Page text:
Access to information
From ‘cyberprotests’ to debates about whether cyberspace can be controlled or censored. From studying the long history of the collaborative creation of knowledge to looking closely at the social impact of mobile communications. These themes are all the focus of new books that have been published in recent months.
In the former Ethiopian capital of Mekelle, the Mekelle Child Centered Forum (MCCF) reaches approximately 5,840 disadvantaged children, youth, and women living in the city. The winner of one of this year’s Harambee awards, MCCF will use its grant money to expand its reach of service towards its target of 20,000 individuals.
In releasing the list of successful applicants in one of its small grants initiatives, APC’s women programme in Africa injected some real-life into the Swahili word "harambee" in March 2007. DSI.ORG, a small non-profit located in the western Ugandan district of Kabarole, was one of six Harambee small grants winners. It’s recently created Diary Project, which assists boys from child-headed families affected by HIV/AIDS to cope with grief, stigma and discrimination, share experiences and knowledge, and work together.
It’s time to stop subsidising monopolies like Telkom, argues APC’s director Anriette Esterhuysen. That’s after Telkom told South Africa daily, the Financial Mail, that too much competition in the provision of international bandwidth in Africa could be bad for business.
In Punwami there are 35 toilets in total, and four computers. No internet is available, and the computers are mostly used for playing CDs with preventive HIV information. Walking around Pumwani, I visit a small para-legal office. Para-legals are people who receive basic training in human rights, in order to give legal advice to other people in the community.
The United Nations General Assembly has adopted a landmark disability convention that will benefit ten per cent of the world’s population. “It is the most rapidly negotiated human rights treaty in the history of international law; and the first to emerge from lobbying conducted extensively through the internet” by the community of people living with disabilities, the Secretary-General Kofi Annan said. The convention covers rights to education, health, work and a range of other protective measures for people with disabilities.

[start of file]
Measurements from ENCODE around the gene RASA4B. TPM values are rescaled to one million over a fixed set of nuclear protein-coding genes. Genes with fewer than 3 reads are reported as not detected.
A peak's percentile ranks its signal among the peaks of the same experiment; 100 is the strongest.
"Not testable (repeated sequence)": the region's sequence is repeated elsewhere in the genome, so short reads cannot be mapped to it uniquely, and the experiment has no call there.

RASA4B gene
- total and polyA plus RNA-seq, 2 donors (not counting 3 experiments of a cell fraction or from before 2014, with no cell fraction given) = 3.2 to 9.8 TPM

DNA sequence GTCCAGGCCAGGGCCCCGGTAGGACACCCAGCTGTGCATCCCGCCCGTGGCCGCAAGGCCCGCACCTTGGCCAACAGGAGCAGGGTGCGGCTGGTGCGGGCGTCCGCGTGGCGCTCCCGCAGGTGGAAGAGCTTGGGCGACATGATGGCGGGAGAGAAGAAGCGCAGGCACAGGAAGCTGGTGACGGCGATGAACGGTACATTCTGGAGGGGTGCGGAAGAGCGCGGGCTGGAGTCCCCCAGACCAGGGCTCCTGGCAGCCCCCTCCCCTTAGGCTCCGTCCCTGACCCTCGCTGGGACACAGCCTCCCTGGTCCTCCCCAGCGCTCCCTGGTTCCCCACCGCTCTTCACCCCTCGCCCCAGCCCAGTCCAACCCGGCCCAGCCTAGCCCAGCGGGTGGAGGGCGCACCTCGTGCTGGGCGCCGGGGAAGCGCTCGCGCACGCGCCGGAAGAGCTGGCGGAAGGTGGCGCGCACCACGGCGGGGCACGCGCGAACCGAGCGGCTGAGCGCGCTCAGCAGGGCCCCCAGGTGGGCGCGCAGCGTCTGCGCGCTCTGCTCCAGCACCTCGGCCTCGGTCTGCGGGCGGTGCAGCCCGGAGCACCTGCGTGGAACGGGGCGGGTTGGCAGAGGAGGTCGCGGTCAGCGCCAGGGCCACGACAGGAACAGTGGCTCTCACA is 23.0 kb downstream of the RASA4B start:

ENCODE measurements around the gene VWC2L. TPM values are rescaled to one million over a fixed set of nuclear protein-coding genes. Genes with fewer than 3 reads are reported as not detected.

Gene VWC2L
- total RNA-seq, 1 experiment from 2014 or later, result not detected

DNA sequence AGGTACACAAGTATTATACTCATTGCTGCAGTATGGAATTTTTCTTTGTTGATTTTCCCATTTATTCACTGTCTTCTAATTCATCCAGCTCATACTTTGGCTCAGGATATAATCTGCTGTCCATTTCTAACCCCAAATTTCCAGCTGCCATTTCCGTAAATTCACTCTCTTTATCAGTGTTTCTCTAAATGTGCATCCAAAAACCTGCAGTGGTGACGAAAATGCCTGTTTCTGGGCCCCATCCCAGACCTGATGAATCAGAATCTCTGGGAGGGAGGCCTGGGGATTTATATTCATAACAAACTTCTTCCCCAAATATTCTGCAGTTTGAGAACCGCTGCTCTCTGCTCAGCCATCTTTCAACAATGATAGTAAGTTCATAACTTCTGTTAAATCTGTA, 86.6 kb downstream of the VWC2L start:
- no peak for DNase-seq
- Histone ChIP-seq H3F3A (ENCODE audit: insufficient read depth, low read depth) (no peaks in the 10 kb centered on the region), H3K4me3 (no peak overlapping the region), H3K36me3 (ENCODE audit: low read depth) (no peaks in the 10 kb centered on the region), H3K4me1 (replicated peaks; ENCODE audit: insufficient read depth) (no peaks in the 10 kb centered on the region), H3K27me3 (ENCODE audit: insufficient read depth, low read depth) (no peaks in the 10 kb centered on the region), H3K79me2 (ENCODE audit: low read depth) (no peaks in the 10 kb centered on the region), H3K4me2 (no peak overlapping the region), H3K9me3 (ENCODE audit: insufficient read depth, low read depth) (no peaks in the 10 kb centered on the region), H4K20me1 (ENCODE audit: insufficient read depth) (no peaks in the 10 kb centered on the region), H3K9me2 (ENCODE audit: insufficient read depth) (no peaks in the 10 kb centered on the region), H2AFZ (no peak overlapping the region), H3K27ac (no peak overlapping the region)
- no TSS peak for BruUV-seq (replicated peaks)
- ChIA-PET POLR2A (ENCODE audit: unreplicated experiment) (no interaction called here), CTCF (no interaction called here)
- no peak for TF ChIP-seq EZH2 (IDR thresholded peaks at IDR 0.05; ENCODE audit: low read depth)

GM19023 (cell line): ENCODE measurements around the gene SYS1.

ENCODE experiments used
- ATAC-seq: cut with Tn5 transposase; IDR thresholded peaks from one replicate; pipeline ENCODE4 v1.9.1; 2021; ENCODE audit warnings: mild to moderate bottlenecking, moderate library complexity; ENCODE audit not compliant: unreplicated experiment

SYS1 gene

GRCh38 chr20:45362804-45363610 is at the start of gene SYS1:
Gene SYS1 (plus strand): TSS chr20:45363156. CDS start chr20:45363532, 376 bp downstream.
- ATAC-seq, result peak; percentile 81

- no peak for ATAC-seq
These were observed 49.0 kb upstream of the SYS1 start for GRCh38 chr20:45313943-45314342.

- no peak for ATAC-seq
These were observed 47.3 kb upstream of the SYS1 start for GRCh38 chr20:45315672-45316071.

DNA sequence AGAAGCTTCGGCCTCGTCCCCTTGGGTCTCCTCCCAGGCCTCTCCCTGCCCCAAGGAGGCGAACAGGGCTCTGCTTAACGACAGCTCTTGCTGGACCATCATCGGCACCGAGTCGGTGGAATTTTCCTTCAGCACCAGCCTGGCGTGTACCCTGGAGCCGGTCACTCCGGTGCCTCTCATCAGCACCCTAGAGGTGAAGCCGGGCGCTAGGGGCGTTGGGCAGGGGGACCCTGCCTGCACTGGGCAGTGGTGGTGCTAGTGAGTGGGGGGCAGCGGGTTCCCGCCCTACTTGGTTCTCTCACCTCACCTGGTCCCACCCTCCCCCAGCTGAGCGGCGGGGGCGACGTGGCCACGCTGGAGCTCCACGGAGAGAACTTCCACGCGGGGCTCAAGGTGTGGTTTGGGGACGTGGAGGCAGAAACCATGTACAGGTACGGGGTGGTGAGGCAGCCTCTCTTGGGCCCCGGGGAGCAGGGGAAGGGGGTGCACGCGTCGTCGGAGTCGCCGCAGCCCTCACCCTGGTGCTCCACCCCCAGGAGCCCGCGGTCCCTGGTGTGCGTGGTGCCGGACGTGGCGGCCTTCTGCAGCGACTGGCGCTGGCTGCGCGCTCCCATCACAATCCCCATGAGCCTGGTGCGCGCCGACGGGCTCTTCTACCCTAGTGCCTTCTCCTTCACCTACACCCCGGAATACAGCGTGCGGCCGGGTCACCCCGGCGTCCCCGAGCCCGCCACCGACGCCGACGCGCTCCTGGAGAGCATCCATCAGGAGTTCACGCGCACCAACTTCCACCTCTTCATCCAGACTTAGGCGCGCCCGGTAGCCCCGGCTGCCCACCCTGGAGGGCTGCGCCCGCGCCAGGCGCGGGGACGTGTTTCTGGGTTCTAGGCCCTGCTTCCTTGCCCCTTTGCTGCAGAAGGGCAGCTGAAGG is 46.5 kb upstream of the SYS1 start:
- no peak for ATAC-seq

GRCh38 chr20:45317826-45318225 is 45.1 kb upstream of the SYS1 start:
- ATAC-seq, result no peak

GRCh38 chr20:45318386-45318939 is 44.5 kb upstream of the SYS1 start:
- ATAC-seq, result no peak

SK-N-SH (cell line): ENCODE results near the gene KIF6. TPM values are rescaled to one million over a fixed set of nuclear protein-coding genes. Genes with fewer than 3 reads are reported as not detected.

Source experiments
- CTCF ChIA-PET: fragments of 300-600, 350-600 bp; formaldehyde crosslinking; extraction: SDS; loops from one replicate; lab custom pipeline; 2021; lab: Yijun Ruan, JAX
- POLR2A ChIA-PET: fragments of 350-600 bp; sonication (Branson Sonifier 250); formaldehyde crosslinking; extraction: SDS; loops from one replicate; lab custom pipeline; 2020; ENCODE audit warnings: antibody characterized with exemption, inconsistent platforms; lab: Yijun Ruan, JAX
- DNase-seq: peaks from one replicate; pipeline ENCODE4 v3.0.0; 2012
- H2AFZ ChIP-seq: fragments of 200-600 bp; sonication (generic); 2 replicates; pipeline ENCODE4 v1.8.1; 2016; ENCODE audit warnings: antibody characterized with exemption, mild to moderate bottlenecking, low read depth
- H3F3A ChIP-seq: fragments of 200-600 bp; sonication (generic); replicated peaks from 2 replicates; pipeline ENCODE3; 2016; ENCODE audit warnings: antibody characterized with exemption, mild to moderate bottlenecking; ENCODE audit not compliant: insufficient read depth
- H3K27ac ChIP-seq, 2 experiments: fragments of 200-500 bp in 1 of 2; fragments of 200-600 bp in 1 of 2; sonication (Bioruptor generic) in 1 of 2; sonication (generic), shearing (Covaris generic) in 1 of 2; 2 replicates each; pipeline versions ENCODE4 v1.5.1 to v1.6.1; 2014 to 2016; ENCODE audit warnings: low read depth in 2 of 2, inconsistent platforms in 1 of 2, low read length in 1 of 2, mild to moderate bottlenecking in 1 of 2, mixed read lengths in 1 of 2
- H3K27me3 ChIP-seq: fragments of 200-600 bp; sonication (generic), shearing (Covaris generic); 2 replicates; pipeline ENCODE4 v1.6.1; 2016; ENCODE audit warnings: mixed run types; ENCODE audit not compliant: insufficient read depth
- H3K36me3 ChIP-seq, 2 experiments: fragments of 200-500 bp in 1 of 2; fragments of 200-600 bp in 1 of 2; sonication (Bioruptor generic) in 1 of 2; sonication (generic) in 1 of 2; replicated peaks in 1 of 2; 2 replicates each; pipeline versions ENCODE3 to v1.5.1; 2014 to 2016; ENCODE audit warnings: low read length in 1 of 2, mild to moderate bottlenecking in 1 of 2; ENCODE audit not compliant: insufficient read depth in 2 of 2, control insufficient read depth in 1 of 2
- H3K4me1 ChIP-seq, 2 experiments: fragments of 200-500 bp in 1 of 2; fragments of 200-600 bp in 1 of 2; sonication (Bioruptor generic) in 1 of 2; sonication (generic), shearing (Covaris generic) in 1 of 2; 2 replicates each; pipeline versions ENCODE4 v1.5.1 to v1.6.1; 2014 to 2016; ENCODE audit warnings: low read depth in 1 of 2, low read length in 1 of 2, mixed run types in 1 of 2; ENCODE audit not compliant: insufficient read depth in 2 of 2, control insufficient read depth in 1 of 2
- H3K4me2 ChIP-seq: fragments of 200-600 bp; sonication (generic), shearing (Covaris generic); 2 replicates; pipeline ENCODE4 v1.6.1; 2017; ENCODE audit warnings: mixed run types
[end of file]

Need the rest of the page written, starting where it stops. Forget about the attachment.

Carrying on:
You can’t see it; you can’t even know it exists. But for enabling data communication on the fringes of an internet-enriched globe, wireless communication makes a world of a difference. For groups like the Association for Progressive Communications (APC), it offers untapped power in harnessing wireless technology for social purposes.
In October 2006, The Food and Agriculture Organisation in Rome hosted the first ever international Congress on Communication for Development. Scott Robinson from the Metropoltan University in Mexico City has attended and offers here a few indications on how he thinks the WCCD should be rethought. As part of his reflections, he offers new ways forward.
“The internet can only be a tool to empower the peoples of the world if a number of crucial rights* are recognised, protected and respected,” states Association for Progressive Communications (APC
APC executive director Anriette Esterhuysen has told the Internet Governance Forum, meeting in Athens currently, that it has a duty play a much bigger role in spreading the sharing of ideas and encouraging innovation. Copyrighting and limiting the rights of teachers and learners in the developing world from share information would add only "limited value" to harnessing the internet for development, Esterhuysen said in the Greek capital.